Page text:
15. Use Skyscanner to do a broad search for flights

There are many great flight search websites out there but Skyscanner is my go-to website for trip planning my flights. Why? Because it lets you do an incredibly broad search.

Specific search: doing a specific search with fixed dates and locations from London to New York direct from Saturday 4 May to Saturday 11 May, the best price is £430 return. It’s a good price but prices get even better when you broaden your search.

Broad search: widen the search from all UK airports to all USA airports during the whole of May and add flexibility for a layover and you can save over £100 ($150) on a flight to New York. Fly to Washington D.C. instead and you save close to $200. And, since you can easily travel from Washington D.C. to New York by train or bus, you can turn your trip into a double-destination trip while saving money.

Note: I want to love Google flights but I never get the same good deals as I do with Skyscanner.

16. Take unattractive flight times (but only if it makes sense)

Unattractive flight times – early morning or late at night – are usually cheaper simply because they’re not popular. You might need to get to the airport at 0’dark-thirty but if the flight is a fraction of the cost, isn’t it worth setting the alarm a few hours early? However, do the maths. There are hidden costs of flying outside normal hours, mainly the cost of having to take a taxi to the airport or stay at an airport hotel because public transport isn’t running.

17. Fly indirect

If your preferred route is either too popular or too expensive, consider going indirect. Example – New York – Atlanta – London. Typically, the longer your layover or the more indirect, the cheaper the ticket. Finding indirect flight routes is one of the reasons I love the broad search on Skyscanner.

18. Fly from airport hubs

Hubs are major airports in each country and from hubs you will find the most choices – airlines, destinations, flight times, number of flights. Examples include LAX in Los Angeles and London Heathrow in London. If it’s not too difficult to travel to your nearest hub airport, you can often get a cheaper flight than flying from your closest airport. I saved a lot flying from the Southwest hub of Phoenix compared to neighboring Albuquerque. Equally, you might then add on a local flight with a budget airline to travel to your final destination. An example might be flying from London to Bordeaux in France with a European budget airline rather than flying from your home country directly to Bordeaux.

19. Fly from airline ‘home’ airports

As well as hub airport within each country, many airlines have their ‘home’ airport from which they offer many flights at their best prices. For example, Madrid is one of Iberia’s main jumping-off points for Latin America. Within Asia, Kuala Lumpur is the hub of Budget airline AirAsia.

20. Travel to less popular airports

In Europe especially, budget airlines often fly into less popular airports e.g. Bergamo for Milan or Treviso for Venice. Usually, they’re a fraction of the price of flying to the central airport. And there’s typically a shuttle which will transfer you to the main city for a small fee.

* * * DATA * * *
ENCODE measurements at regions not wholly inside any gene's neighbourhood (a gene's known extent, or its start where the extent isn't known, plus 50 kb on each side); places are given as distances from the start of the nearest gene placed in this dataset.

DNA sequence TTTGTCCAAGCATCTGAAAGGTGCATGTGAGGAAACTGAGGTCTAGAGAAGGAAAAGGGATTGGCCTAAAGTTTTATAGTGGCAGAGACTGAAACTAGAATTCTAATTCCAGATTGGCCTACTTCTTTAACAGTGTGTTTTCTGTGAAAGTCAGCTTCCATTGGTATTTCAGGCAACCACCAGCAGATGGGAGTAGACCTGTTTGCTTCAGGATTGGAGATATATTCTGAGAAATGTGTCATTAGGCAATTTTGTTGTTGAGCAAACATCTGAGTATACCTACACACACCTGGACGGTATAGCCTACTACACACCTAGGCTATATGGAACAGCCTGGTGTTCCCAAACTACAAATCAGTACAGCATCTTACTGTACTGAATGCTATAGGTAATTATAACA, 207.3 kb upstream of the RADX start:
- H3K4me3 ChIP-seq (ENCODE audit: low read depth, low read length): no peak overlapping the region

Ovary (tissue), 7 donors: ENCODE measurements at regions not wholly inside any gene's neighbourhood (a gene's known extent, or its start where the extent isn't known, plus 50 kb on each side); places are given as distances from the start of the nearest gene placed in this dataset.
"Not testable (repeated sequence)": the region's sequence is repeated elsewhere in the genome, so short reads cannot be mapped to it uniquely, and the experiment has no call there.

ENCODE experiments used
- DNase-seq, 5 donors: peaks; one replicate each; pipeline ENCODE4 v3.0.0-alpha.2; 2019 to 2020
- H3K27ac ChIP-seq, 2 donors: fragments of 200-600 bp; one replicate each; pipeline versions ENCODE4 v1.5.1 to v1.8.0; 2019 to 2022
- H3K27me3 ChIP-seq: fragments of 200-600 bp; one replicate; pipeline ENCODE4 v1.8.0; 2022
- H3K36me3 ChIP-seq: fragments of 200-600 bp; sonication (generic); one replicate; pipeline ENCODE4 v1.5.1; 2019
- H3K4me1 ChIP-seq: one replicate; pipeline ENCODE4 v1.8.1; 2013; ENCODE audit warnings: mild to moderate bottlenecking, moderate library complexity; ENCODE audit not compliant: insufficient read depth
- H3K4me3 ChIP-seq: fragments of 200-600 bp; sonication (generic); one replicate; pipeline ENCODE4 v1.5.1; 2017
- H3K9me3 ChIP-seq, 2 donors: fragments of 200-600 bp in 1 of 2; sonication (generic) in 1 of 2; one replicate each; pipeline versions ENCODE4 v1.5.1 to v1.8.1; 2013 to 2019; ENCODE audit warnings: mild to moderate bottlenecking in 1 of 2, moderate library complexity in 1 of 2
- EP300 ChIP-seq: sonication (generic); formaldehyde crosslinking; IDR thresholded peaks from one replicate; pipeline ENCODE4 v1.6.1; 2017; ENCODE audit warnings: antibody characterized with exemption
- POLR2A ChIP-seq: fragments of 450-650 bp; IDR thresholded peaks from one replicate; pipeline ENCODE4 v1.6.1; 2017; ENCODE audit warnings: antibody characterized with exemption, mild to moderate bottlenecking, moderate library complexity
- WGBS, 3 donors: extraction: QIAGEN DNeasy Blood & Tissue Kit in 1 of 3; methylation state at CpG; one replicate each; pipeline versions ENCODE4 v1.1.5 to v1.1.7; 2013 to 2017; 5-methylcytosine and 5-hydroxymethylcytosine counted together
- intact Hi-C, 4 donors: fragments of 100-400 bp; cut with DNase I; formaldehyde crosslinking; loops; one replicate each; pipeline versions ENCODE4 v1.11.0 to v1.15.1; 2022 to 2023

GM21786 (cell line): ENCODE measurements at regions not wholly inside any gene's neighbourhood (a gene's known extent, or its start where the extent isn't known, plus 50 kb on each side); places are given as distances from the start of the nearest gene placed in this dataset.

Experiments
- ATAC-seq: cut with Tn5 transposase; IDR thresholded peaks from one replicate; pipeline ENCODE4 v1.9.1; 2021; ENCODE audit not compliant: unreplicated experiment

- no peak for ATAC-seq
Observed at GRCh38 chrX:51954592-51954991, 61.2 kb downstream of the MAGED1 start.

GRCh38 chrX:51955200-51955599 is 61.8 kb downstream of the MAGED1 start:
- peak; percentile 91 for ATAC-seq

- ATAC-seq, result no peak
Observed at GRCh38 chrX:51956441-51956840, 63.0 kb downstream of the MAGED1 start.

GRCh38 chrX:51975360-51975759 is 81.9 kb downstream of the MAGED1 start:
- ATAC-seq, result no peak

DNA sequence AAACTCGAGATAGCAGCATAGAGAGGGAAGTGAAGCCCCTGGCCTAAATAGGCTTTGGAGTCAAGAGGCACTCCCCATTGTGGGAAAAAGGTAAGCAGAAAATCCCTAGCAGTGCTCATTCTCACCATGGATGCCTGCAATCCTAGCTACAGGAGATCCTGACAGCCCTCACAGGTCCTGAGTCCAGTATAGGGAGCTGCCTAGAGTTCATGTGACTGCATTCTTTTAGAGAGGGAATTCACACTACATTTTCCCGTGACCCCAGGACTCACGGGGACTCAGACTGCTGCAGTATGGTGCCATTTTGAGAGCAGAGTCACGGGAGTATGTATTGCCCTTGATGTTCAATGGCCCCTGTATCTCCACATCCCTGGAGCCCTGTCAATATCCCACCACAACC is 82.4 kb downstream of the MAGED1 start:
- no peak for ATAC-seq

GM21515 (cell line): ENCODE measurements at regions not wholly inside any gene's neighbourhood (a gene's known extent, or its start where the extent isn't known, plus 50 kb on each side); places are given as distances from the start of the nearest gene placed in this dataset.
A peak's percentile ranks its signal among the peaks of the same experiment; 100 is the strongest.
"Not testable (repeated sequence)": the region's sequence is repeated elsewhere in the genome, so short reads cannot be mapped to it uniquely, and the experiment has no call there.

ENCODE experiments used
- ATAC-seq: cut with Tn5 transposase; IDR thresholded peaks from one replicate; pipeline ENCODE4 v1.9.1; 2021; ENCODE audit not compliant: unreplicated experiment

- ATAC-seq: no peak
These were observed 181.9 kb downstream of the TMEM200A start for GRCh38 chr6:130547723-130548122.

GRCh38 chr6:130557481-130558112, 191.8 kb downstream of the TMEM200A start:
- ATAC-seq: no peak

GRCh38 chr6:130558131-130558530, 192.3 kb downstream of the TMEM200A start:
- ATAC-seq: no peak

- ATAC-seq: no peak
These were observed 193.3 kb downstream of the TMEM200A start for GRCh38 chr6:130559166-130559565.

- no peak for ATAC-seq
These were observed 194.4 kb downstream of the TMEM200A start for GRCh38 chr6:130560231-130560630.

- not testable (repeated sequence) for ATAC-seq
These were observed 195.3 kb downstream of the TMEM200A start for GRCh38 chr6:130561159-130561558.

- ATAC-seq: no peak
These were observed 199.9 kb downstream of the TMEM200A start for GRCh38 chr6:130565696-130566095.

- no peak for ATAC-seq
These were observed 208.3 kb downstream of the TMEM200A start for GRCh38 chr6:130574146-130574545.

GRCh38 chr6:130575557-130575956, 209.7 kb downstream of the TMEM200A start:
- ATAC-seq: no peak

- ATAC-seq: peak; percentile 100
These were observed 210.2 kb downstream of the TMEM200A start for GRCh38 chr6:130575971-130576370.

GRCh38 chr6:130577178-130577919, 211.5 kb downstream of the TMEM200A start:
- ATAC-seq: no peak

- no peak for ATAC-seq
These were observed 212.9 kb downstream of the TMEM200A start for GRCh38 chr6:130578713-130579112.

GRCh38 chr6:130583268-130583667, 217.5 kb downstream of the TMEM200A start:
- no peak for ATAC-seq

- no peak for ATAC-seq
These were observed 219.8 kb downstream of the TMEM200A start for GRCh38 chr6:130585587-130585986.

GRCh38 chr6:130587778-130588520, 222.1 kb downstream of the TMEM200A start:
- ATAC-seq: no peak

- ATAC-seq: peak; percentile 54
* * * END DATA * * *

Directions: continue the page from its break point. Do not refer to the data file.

21. Combine flights, trains and buses

Instead of flying into a smaller, more expensive-to-reach airport, it can be cheaper to fly into a hub airport and carry on by train, bus, or car hire to your destination. If you’re on a longer or more adventurous trip, it might even pay to cross the border by land. For example, in places like South America where international flights are expensive, flying within a country to its closest border and crossing by land and picking up your journey from there can save you money.

22. Search incognito to avoid dynamic pricing

Airlines use something called dynamic pricing to raise the cost of airline tickets on an individual basis the more you search for flights. Yes, it’s legal. Yes, it’s horrible. If you see your flight pricing go up, up and up each time you check, you’re likely being hit by dynamic pricing. Don’t panic buy (which is what they want you to do). Flush your cookies, switch to incognito/private search, use a VPN, or even head to the cafe down the road to re-check the prices. For more information, including how to beat the system, check out my related article: Dynamic Pricing: Flight Pricing’s Biggest Scam.

23. Look for airline sales

Be the first to know about airline sales – sign up for email alerts from the major airlines to know exactly when deals drop. Most sales have limited numbers at the super-low advertised price. Getting alerts means you can book a deal before it sells out. Many airlines also have regular sales throughout the year. For example, Black Friday, January, and September (after back to school) often means flight sales. Waiting for flight sales can save you hundreds, especially on long-haul flights.

24. Get price change alerts

Not finding the price you like and got some time before you need to book? Consider signing up for price alerts. Sites like Skyscanner will ping you a notification if prices change. This means prices going up but also down. While you do need to be a bit careful with price alerts – if the price is always going up, think: dynamic pricing. With Skyscanner, they promise they don’t use cookies/dynamic pricing and I have had alerts of lowered prices.

25. Look out for new airlines

New airlines start operating every year and they often have cheap flights to get passengers onboard. If one has launched in your home country or where you’re traveling to, check them out for flight deals. Generally, you shouldn’t have to worry about safety but if you want to check, go to Airline Safety Rating.

26. Combine airlines

It used to be that we’d take a return flight with the same airline but since sites like Skyscanner let us do broad searches, there is no need to commit to the same airline for your outbound and return flights. In fact, I often find it cheaper to combine airlines. The main exception to this is long-haul flights. It’s still often much cheaper to book a return with the same airline for international long-haul flights.

27. Book hot deals with Hotwire

Oversupplied seats are a dream for saving on flights. If you don’t need to go to an exact destination on an exact day, you can get great discounts with Hotwire. You can save up to 40% by buying a seat on a flight where there is a surplus. As always, check the price elsewhere before you book.

28. Check prices directly with the airline